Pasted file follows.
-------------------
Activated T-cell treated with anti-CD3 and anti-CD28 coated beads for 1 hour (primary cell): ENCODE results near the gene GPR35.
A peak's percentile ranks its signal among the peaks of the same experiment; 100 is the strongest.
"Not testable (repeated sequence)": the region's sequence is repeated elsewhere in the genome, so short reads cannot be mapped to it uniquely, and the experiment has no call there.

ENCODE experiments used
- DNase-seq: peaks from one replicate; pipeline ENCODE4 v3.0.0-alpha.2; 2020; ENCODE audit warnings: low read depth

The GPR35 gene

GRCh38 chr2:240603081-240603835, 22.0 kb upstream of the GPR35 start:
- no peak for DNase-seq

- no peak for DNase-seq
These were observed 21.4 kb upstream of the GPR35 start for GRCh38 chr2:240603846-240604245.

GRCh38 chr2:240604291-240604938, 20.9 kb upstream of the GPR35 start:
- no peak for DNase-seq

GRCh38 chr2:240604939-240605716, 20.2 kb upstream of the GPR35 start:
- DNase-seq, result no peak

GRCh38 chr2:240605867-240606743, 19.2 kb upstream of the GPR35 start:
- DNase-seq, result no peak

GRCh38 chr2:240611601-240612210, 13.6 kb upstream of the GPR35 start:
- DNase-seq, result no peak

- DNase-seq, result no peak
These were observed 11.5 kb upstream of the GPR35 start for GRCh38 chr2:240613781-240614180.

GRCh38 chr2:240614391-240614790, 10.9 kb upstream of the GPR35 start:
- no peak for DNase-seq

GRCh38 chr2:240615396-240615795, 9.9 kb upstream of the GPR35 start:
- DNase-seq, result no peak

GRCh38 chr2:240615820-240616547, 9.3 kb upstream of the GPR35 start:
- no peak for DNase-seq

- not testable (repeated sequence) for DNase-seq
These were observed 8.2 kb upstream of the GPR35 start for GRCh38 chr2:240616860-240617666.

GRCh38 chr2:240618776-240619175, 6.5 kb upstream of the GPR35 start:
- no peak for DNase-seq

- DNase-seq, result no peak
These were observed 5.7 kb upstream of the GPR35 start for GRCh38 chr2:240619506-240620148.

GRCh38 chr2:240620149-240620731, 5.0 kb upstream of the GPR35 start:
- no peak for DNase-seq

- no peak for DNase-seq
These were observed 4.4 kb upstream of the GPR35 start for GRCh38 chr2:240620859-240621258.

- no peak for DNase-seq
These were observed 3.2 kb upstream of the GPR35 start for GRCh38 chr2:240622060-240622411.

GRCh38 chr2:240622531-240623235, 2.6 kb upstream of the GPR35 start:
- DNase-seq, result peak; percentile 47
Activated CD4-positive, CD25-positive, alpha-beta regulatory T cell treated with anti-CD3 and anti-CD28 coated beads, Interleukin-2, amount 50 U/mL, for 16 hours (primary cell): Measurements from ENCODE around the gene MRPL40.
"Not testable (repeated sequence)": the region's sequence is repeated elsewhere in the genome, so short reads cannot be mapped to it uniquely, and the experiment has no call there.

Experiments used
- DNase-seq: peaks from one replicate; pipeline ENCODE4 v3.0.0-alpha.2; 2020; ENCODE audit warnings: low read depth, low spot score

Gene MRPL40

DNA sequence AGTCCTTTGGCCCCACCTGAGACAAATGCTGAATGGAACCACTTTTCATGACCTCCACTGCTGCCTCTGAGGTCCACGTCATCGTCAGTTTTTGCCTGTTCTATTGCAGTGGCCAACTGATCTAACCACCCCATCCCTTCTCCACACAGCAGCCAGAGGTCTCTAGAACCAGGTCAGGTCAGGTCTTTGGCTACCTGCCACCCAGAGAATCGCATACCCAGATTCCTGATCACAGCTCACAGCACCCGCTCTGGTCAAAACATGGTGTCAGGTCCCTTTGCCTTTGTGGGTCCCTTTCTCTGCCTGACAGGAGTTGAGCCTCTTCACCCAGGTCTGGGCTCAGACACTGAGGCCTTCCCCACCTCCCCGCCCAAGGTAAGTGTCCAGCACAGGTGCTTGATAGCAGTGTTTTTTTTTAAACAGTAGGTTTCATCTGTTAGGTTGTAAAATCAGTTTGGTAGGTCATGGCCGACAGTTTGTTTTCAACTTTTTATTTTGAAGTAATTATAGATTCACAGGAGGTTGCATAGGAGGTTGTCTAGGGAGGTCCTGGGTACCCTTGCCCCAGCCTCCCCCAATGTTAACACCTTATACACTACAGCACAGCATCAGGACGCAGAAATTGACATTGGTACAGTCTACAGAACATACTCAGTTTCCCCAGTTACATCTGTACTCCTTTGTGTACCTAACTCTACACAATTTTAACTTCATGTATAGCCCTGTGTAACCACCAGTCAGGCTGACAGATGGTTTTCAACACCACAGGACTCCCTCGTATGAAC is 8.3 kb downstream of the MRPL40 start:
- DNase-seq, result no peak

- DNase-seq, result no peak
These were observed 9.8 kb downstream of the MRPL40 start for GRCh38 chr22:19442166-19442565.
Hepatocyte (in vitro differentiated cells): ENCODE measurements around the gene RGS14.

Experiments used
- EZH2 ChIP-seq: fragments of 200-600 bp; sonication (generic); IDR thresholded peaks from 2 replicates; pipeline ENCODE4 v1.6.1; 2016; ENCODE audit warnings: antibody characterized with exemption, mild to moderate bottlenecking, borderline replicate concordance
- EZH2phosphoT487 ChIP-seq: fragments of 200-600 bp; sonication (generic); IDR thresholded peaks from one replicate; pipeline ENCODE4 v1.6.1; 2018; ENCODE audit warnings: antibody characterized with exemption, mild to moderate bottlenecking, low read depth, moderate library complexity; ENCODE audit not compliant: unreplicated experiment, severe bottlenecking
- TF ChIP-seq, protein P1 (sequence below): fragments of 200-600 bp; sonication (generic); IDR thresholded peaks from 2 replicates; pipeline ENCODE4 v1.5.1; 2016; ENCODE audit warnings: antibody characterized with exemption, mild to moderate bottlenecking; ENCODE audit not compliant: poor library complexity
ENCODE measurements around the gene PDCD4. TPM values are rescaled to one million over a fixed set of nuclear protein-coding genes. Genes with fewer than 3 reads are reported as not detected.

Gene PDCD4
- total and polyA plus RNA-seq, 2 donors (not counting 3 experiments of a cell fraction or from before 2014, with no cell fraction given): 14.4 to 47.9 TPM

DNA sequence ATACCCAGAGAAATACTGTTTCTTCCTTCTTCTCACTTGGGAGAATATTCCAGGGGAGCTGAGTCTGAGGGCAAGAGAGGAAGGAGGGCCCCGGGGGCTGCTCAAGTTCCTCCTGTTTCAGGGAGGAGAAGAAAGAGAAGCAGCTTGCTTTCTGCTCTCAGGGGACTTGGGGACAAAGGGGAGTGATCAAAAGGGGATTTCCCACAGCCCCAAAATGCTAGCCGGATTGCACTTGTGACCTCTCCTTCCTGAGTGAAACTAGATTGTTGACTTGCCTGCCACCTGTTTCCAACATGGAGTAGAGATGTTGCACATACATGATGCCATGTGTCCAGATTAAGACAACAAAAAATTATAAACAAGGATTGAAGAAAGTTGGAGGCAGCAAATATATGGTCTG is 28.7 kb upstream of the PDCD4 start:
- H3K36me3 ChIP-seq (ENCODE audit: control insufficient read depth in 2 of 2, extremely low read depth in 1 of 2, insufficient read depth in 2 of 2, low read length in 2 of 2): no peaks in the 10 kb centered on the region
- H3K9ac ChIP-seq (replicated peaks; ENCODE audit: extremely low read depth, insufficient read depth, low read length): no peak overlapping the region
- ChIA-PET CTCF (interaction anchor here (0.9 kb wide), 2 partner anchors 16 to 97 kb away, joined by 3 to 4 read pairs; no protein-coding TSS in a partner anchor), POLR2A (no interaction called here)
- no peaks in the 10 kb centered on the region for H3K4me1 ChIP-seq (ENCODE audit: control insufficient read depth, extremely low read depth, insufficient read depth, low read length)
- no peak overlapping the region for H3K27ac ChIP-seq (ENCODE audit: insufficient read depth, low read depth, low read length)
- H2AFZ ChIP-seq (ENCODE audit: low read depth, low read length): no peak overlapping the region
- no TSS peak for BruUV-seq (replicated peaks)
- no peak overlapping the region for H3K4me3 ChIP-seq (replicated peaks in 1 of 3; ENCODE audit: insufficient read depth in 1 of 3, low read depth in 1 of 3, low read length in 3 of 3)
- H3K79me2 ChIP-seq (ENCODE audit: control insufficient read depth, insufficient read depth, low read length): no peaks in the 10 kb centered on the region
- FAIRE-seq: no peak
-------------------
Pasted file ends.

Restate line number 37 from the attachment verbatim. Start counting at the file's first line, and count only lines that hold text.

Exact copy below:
- no peak for DNase-seq